Wing and body size polymorphism in populations of the stonefly Arcynopteryx dichroa McL. (Plecoptera: Perlodidae) in the Ural Mountains, Russia
Specimens from five Arcynopteryx dichroa (McL.) populations were examined to study wing length and body size at different latitudes and altitudes. In northern Europe, female A. dichroa are usually long winged, while males are short winged. During the past 20 years, only two short-winged populations have been found, in a nameless lake, herein called Lake Ozernoe, and in Bolshaya Lagorta Lake, in Russia’s Ural Mountains. In the isolated population of Ozernoe Lake (850 m a.s.l.), both sexes were micropterous. In Bolshaya Lagorta Lake (380 m a.s.l.), females were brachypterous. However, at a higher altitude (560 and 760 m a.s.l.), a population was found with macropterous females. Specimens of both short-winged populations had smaller body length than long-winged populations. Our findings give limited support to the idea that stonefly wings are reduced with altitude and latitude and more support to the supposition that small wing size is associated with population isolation resulting from lengthy geological isolation.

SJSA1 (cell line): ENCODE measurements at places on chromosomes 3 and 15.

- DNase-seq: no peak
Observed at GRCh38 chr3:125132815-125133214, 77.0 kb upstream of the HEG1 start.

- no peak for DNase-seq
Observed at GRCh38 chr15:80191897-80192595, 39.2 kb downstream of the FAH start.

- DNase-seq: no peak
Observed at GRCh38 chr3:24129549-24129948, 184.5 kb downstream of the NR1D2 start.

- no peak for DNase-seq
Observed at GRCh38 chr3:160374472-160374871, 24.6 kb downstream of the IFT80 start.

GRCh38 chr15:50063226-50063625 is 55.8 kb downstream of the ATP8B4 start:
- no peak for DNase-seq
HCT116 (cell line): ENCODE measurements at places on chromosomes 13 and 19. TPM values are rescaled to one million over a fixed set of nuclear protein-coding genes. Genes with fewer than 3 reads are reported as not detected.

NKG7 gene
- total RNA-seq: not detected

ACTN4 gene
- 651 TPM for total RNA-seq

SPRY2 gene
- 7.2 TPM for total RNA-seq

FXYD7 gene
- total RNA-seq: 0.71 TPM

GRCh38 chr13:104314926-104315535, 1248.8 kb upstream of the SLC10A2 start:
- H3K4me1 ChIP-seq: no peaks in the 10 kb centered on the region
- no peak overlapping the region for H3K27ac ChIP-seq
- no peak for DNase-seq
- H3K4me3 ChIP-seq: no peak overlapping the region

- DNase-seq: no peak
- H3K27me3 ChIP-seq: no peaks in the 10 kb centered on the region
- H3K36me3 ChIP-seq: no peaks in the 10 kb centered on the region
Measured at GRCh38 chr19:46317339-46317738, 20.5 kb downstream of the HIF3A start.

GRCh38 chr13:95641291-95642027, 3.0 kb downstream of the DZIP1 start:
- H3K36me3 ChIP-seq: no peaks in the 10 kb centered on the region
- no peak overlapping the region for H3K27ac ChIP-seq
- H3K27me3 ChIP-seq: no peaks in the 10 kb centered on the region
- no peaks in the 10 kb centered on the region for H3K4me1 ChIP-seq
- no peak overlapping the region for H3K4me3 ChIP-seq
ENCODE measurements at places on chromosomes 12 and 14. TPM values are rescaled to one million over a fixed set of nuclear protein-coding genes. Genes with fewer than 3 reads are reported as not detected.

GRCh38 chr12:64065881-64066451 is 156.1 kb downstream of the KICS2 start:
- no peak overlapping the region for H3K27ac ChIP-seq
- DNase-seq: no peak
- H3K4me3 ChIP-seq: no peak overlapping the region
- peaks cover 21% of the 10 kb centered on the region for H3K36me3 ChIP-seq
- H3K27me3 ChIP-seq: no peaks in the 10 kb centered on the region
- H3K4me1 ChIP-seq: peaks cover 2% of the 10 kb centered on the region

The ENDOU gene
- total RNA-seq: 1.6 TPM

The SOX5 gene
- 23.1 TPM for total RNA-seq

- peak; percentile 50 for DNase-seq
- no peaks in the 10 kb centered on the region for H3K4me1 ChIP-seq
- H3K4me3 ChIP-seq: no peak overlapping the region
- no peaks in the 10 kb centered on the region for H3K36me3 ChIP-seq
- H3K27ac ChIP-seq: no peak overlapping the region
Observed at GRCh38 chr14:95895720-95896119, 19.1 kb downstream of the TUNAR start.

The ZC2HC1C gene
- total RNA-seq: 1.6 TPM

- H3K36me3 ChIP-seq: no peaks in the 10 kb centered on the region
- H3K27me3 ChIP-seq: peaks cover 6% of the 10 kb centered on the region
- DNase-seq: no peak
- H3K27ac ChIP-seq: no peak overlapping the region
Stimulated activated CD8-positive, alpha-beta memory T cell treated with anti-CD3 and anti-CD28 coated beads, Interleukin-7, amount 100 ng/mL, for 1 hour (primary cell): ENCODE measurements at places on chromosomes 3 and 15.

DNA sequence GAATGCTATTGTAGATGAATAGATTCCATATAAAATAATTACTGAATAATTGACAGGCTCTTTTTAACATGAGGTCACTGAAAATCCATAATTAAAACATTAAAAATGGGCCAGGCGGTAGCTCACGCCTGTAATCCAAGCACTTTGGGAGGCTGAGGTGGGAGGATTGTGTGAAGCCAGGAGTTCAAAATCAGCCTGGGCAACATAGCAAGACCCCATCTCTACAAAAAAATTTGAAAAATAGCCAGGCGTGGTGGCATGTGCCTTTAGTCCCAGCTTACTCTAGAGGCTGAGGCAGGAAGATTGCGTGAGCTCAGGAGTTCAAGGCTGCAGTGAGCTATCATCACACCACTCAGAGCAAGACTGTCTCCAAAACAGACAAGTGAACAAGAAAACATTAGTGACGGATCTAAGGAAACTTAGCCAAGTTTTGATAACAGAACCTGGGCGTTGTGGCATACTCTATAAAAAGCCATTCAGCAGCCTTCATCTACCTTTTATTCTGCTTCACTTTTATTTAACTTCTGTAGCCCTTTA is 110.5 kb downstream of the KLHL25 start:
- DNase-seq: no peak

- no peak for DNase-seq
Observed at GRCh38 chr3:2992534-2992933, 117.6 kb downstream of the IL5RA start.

Keywords: Wing length; short-winged population; Urals; mountain lakes; latitude; isolation.
(Published: 21 April 2016)
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Citation: Polar Research 2016, 35, 26596, http://dx.doi.org/10.3402/polar.v35.26596
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